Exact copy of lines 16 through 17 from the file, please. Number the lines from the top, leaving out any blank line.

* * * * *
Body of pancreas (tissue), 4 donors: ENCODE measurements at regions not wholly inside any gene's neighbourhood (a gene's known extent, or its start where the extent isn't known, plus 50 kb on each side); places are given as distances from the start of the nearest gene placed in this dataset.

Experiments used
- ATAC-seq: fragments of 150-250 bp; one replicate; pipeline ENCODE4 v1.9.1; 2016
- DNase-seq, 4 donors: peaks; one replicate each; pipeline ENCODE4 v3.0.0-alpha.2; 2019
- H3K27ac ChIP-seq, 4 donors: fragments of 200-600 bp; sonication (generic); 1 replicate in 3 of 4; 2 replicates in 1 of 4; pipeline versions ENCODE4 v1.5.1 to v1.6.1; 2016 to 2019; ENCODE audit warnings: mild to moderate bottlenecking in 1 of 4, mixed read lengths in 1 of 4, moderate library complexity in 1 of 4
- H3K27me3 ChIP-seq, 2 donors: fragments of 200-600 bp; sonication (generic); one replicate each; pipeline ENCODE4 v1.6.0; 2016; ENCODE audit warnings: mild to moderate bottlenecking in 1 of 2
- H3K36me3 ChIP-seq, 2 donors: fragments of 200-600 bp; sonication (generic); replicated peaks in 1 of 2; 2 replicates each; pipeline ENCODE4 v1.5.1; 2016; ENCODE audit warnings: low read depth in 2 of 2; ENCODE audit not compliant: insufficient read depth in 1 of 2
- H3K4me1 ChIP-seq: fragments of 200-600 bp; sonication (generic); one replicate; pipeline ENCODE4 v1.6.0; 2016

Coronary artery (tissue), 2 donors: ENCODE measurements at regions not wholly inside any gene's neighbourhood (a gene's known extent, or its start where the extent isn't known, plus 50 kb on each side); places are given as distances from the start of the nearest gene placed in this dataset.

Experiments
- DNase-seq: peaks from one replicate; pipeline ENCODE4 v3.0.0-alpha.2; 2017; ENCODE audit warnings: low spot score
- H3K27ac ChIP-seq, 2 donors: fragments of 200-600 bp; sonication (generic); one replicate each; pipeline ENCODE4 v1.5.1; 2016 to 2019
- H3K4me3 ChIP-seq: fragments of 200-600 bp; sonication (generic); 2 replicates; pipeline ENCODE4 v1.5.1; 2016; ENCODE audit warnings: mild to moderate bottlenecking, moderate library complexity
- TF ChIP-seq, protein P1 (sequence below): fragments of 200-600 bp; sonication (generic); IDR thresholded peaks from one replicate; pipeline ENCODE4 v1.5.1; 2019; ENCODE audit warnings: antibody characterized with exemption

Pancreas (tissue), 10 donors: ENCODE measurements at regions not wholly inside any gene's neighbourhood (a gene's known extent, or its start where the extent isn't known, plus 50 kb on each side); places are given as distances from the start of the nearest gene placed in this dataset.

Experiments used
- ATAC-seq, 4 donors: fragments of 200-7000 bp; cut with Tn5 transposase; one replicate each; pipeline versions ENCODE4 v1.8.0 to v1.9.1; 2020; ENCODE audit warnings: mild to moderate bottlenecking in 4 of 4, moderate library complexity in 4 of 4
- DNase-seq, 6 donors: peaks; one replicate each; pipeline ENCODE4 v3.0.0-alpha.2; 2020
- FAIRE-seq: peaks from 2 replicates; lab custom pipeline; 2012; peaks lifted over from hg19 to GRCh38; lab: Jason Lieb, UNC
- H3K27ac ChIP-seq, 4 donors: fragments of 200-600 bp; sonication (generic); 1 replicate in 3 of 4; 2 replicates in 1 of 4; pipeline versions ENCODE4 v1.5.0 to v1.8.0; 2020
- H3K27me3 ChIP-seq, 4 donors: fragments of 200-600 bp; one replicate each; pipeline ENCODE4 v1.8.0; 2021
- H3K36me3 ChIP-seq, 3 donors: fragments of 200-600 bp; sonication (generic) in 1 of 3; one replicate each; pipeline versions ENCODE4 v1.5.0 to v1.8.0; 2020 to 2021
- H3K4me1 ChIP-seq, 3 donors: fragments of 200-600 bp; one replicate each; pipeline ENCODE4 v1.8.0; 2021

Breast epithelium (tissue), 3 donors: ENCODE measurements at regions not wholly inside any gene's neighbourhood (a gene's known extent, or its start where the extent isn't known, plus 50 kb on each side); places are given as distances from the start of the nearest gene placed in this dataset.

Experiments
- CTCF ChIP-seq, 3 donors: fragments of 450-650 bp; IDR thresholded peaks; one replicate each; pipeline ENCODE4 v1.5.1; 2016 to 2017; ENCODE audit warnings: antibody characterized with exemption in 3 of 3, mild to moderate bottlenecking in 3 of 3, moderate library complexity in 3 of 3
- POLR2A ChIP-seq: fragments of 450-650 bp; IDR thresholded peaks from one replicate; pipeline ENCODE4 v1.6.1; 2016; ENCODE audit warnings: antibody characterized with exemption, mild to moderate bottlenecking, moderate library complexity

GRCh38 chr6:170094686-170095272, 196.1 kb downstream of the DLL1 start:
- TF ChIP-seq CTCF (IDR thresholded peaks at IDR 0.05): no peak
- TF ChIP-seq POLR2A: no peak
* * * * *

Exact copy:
Experiments used
- ATAC-seq, 4 donors: fragments of 200-7000 bp; cut with Tn5 transposase; one replicate each; pipeline versions ENCODE4 v1.8.0 to v1.9.1; 2020; ENCODE audit warnings: mild to moderate bottlenecking in 4 of 4, moderate library complexity in 4 of 4